[1994/oagheade.htm]

OAG 94-34

May 17, 1994

Hon. Angela M. Ford

Commissioner, Department of Law

Cabinet for Human Resources

275 East Main Street

Frankfort, Kentucky 40621

Dear Ms. Ford:

As Commissioner of the Department of Law at the Cabinet for Human Resources, you have asked the Attorney General for an interpretation of KRS 610.310(2). This statute provides that a court may consider the religious beliefs of a child and his parents or guardian when it orders or considers necessary medical treatment for the child. The United States Department of Health and Human Services (DHHS) questions whether KRS 610.310(2) establishes a lesser standard of protection for one group of children.

You have requested a formal opinion from our office as to whether or not the language in KRS 610.310(2) establishes a lesser standard of protection for one group of children.

KRS 610.310(2) provides:

The court may order or consent to necessary medical treatment, including surgical procedures, except for the purpose of abortion, electroshock therapy or psychosurgery as provided in KRS Chapter 645, or sterilization, after a hearing conducted to determine the necessity of such treatment or procedure. In making the order, the court may take into consideration the religious beliefs and practices of the child and his parents or guardian.

Reasonable notice, taking into account any emergency circumstances, shall be provided to the parents, guardian or person exercising custodial control or supervision of the child to enable them to attend the hearing.

KRS 610.310(2)(emphasis added).

The Department of Health and Human Services questions whether KRS 610.310(2) imposes a lesser standard of protection for one group of children. The federal agency's use of the phrase "lesser standard" is merely its characterization as to the impact the questioned language in KRS 610.310(2) will have on children. The applicable provisions of the Child Abuse Prevention and Treatment Act and the accompanying federal regulations neither define nor use the phrase "lesser standard."

It is the opinion of the Attorney General that KRS 610.310(2) does not set forth a lesser standard of protection for one group of children. This statute does not provide a court with any standard which it must follow. Rather, KRS 610.310(2) contains permissive language that allows a court to consider or refuse to consider the religious beliefs and practices of the child and his parents or guardian when the court enters an order regarding medical treatment for the child. We cannot conclude that this statute granting a court discretion to consider the family's religious beliefs results in a denial of equal protection of one group of children.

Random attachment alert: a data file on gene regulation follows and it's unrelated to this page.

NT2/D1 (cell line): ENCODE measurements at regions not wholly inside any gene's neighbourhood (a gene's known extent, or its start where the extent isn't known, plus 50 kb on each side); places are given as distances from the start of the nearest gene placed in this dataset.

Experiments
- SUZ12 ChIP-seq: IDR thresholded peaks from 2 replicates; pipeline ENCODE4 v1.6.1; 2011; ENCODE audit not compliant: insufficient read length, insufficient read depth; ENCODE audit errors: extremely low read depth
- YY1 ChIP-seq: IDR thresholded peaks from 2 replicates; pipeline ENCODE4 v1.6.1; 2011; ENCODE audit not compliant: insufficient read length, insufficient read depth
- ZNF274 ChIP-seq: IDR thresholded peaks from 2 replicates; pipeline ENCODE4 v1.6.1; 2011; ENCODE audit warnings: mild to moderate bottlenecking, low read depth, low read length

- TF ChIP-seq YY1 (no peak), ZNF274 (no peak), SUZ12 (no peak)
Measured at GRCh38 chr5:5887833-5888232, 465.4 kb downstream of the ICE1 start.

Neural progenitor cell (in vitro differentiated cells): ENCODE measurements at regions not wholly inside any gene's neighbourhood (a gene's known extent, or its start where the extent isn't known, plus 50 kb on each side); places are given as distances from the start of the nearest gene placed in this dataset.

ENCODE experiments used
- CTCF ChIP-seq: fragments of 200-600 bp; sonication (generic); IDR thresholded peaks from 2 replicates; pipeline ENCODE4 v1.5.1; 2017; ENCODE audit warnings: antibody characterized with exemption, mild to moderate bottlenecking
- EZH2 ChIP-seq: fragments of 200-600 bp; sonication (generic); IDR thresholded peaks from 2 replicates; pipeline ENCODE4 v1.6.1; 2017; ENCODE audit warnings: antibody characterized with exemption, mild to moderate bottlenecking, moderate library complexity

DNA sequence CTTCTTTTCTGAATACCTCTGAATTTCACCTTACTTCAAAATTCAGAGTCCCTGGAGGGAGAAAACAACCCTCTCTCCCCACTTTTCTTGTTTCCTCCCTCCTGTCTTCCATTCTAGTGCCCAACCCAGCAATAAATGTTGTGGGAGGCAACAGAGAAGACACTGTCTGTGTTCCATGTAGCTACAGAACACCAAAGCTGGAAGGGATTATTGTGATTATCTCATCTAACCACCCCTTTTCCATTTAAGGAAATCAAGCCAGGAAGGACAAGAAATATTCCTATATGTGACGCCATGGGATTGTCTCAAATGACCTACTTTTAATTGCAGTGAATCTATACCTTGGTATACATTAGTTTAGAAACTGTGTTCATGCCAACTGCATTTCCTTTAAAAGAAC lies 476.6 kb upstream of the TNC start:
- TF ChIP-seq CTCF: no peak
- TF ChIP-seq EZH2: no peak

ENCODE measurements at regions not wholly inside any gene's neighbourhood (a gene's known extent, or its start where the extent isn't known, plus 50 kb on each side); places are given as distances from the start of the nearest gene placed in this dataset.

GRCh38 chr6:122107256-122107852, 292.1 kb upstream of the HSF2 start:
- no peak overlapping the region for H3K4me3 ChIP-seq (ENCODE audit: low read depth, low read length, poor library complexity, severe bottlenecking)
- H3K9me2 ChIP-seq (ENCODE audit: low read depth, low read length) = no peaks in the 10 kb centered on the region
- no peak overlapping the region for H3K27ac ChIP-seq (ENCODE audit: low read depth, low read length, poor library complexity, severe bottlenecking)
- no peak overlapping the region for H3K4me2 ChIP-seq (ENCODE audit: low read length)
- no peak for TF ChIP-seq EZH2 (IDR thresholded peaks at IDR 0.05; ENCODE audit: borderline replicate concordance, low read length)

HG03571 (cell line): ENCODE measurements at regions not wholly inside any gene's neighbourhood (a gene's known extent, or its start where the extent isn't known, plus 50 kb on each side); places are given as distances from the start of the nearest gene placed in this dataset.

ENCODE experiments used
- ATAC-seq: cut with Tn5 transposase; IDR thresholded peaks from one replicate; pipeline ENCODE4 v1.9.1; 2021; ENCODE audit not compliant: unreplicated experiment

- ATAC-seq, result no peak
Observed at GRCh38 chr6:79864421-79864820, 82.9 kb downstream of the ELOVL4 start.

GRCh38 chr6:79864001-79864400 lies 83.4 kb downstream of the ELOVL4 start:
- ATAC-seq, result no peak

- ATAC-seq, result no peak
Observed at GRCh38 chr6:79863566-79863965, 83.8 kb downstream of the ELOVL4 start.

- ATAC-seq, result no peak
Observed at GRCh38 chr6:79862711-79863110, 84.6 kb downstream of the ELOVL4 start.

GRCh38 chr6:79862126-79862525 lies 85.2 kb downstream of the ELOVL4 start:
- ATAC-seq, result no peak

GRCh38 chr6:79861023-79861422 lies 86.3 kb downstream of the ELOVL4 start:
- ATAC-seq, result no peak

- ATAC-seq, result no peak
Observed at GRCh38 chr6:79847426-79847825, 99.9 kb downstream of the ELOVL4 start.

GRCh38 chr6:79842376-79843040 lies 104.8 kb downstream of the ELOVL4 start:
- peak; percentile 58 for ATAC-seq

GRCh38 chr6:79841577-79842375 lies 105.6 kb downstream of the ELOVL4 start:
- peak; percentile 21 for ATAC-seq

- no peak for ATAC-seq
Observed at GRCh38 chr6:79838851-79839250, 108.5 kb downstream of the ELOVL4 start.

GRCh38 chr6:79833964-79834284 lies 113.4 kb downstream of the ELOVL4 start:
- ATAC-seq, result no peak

In OAG 93-84 the Office of the Attorney General addressed similar issues. In OAG 93-84 we were asked:

Accordingly, the Cabinet for Human Resources requests a formal opinion from the Office of the Attorney General as to whether or not the language in KRS 600.020(1) identified by ACF as problematic exempts children who do not receive necessary medical care due to their parents' religious beliefs from the mandatory reporting requirements of KRS 620.030 and the provisions of KRS 620.050(3) which require the Cabinet to initiate a prompt investigation of such reports and offer protective services toward safeguarding the welfare of the child.

The Attorney General opined in response to this question that a child who does not receive necessary medical care due to his parents' religious belief may be considered an abused or neglected child. KRS 600.020(1). We noted that the purpose behind the dependent, neglect and abuse act is to protect the physical and mental well-being of the child. Therefore, the reporting requirements of KRS 620.030(1) and the investigation requirements of KRS 620.050(3) are mandatory and must be followed in cases involving the religious exemption contained in KRS 600.020(1). OAG 93-84.

In conclusion, it is the opinion of this office that the language in KRS 610.310(2) which permits a court to consider the religious beliefs of a child and his parents or guardian prior to ordering medical treatment for the child does not provide a lesser standard of protection for one group of children.

Sincerely yours,

CHRIS GORMAN

ATTORNEY GENERAL

Lynne Schroering

Assistant Attorney General